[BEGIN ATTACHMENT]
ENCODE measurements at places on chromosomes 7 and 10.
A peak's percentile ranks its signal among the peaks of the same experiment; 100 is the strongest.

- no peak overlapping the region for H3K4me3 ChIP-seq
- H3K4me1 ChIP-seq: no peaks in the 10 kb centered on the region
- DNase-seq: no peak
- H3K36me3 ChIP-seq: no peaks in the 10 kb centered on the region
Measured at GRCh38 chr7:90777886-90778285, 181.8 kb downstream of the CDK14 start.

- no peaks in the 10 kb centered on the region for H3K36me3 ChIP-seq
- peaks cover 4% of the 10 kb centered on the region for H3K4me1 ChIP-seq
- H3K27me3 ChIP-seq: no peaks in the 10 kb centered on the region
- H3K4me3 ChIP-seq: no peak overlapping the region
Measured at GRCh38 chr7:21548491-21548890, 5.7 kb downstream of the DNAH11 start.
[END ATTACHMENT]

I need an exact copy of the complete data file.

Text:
ENCODE measurements at places on chromosomes 7 and 10.
A peak's percentile ranks its signal among the peaks of the same experiment; 100 is the strongest.

- no peak overlapping the region for H3K4me3 ChIP-seq
- H3K4me1 ChIP-seq: no peaks in the 10 kb centered on the region
- DNase-seq: no peak
- H3K36me3 ChIP-seq: no peaks in the 10 kb centered on the region
Measured at GRCh38 chr7:90777886-90778285, 181.8 kb downstream of the CDK14 start.

- no peaks in the 10 kb centered on the region for H3K36me3 ChIP-seq
- peaks cover 4% of the 10 kb centered on the region for H3K4me1 ChIP-seq
- H3K27me3 ChIP-seq: no peaks in the 10 kb centered on the region
- H3K4me3 ChIP-seq: no peak overlapping the region
Measured at GRCh38 chr7:21548491-21548890, 5.7 kb downstream of the DNAH11 start.